Reviewing Bank Job

Reviewing Bank Job art exhibition - image by Rowan Newton
Review of Bank Job exhibition at the new London West Bank Gallery.
We made our way to the 'Bank Job Urban Art' opening day at the London West Bank Gallery, located in a building which had previously been a high street bank. When we got there it was in full swing, with a large diverse crowd in attendance.
The gallery is spaciously spread over two floors and the curators had used this huge exhibition space to its full potential, not only with the art work exhibited, but also by providing live bands upstairs. With no immediate neighbours, the sound limits can be pushed to fun loving levels without the typical restrictions on spaces of this nature.
There was no single theme to the exhibition, other than unifying different approaches and sensibilities in urban art under one single event named 'Bank Job'. A playful take on the fact that the building used to house a bank ( and therefore wealth), and now exhibits an array of urban art, some of it with a very hard hitting political message.
A case in point was the painting 'Cheese Eating Surrender Monkey' by Cosmo Sarson, where two American soldiers are covering the head of a prisoner- ‘Le fifre’ - with a Macdonalds paper bag. Not entirely a new theme, but arresting and thought provoking nonetheless - with a fresh and powerful approach.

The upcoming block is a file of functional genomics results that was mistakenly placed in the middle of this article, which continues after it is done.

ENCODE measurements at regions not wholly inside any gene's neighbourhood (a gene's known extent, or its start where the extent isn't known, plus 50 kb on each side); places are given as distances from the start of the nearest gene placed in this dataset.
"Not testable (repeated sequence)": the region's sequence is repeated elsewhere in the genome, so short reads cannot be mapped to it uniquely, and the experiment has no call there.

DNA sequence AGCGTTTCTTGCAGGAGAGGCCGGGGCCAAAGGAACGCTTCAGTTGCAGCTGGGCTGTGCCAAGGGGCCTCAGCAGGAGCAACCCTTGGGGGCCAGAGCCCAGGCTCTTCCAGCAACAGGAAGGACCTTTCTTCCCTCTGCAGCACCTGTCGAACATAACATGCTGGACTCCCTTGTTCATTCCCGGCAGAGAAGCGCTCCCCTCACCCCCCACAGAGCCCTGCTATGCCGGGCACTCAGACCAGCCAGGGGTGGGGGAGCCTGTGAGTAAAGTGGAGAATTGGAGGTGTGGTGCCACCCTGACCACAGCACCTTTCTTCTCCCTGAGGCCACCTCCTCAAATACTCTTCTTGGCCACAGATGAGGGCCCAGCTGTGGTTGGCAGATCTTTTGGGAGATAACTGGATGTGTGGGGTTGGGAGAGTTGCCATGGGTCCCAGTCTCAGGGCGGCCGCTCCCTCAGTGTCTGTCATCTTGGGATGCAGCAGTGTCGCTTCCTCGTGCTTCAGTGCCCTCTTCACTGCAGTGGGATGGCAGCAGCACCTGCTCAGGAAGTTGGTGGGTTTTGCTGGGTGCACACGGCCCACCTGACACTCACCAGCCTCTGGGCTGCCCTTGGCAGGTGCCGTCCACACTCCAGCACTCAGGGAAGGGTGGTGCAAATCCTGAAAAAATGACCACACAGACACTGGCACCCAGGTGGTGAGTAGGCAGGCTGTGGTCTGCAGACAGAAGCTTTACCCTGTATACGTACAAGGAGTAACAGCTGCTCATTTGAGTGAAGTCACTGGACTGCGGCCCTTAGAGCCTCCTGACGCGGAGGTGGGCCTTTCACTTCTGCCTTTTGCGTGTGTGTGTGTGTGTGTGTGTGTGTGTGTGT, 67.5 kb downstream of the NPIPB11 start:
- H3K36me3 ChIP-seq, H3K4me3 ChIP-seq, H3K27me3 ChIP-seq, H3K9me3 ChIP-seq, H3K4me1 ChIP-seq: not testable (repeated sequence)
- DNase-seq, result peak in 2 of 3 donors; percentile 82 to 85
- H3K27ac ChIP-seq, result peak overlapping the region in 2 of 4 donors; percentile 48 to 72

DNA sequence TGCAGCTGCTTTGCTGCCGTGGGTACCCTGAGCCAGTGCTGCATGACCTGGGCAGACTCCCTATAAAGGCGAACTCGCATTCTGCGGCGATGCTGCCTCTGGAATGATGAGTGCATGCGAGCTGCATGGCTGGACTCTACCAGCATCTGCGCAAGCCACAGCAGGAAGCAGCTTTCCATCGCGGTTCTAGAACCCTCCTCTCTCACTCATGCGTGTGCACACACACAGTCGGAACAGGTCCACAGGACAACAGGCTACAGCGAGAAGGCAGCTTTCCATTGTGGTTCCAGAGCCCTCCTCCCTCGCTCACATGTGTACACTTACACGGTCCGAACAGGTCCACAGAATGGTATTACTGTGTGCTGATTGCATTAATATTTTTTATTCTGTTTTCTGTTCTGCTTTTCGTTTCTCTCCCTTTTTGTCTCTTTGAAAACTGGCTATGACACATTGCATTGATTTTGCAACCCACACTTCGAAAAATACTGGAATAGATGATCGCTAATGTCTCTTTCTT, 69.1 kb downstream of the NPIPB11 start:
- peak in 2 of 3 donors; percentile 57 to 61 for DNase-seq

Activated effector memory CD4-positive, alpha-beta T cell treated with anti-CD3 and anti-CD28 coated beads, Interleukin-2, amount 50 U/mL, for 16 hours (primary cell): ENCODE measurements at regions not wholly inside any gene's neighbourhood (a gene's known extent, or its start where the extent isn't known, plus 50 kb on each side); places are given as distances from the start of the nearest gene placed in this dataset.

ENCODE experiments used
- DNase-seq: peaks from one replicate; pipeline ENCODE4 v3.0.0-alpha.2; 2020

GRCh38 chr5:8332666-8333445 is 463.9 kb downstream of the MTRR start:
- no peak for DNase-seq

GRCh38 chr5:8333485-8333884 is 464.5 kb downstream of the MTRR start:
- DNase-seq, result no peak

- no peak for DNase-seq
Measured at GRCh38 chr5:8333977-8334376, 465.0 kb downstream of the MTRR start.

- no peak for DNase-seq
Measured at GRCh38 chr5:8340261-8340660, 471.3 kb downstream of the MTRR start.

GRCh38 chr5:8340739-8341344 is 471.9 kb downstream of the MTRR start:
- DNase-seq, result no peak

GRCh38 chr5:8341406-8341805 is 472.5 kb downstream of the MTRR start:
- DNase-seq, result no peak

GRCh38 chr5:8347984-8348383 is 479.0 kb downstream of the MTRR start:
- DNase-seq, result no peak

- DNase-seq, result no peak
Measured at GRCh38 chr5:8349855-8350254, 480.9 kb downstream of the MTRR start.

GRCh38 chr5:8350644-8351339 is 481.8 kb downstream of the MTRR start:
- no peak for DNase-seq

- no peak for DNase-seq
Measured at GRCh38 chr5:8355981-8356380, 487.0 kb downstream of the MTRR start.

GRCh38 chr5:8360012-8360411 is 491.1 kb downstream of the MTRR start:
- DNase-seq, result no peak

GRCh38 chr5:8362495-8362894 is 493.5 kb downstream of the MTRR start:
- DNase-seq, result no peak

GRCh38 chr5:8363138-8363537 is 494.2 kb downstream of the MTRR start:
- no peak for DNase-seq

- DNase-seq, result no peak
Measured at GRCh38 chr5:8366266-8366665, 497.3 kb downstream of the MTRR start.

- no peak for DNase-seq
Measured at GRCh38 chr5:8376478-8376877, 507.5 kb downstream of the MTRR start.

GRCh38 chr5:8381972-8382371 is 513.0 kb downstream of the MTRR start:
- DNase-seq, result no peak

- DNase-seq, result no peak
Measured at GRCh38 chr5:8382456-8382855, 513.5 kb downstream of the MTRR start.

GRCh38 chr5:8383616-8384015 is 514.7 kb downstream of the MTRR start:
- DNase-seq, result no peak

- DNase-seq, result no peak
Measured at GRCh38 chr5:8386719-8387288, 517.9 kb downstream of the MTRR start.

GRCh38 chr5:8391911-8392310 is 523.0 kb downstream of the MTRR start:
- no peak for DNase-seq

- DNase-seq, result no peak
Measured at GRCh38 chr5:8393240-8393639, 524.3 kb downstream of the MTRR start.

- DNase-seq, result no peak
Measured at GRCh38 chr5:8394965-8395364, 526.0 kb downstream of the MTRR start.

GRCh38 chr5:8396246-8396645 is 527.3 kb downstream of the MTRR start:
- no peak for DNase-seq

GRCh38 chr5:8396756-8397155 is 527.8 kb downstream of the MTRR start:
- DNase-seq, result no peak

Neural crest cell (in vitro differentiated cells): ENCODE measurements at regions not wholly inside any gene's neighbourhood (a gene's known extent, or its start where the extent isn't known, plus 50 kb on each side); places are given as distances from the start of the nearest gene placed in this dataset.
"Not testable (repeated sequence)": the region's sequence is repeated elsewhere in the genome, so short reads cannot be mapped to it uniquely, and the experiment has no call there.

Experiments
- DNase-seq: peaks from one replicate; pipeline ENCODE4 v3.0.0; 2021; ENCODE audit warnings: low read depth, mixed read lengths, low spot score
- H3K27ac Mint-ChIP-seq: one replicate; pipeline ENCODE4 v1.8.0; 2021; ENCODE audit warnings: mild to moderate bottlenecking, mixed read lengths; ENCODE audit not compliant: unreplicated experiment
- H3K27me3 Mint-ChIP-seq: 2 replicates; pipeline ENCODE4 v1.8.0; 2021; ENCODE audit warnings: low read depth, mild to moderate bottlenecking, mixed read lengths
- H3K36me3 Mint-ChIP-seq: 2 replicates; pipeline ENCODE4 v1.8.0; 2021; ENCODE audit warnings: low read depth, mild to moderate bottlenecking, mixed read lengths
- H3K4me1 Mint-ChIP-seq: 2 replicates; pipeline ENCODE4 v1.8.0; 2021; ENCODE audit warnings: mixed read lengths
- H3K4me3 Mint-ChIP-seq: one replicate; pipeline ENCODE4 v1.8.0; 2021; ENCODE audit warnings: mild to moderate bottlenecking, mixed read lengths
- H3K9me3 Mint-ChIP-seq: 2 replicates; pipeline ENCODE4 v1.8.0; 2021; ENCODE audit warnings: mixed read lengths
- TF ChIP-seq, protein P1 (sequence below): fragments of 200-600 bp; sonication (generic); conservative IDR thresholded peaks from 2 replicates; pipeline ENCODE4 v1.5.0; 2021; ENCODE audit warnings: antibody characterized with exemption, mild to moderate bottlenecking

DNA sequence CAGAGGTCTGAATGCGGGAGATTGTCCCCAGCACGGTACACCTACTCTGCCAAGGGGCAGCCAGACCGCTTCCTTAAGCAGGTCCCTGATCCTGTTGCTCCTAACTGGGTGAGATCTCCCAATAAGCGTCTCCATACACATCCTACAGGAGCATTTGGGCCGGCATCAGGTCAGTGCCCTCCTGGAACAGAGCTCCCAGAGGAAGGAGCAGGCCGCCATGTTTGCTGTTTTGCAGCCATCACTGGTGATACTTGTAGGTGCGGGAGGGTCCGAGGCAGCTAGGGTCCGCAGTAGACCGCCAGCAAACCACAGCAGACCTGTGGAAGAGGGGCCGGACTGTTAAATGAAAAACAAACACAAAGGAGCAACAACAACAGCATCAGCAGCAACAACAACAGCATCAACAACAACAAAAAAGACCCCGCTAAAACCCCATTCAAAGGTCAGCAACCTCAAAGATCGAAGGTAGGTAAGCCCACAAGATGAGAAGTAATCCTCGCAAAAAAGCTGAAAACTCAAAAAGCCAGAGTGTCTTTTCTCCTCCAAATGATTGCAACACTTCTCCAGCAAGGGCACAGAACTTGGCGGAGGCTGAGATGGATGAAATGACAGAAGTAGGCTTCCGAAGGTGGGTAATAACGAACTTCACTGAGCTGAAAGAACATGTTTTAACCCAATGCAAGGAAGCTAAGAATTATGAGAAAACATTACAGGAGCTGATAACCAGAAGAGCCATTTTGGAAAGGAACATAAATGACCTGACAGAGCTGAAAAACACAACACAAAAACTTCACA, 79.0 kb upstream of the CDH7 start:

'Cheese Eating Surrender Monkey' by Cosmo Sarson
Cosmo contextualises it by saying: “Inspired by Manet’s painting ‘Le fifre’ in which a young boy playing a fife symbolises the French notion of freedom, equality and brotherhood. Painted on to the same material that US Army uniforms are made from, this painting alludes to an incident when France criticised the invasion of Iraq and US foreign policy. It led to the widespread renaming in America of ‘French fries’ to ‘Freedom fries’ and the French were famously denounced as ‘cheese eating surrender monkeys’.”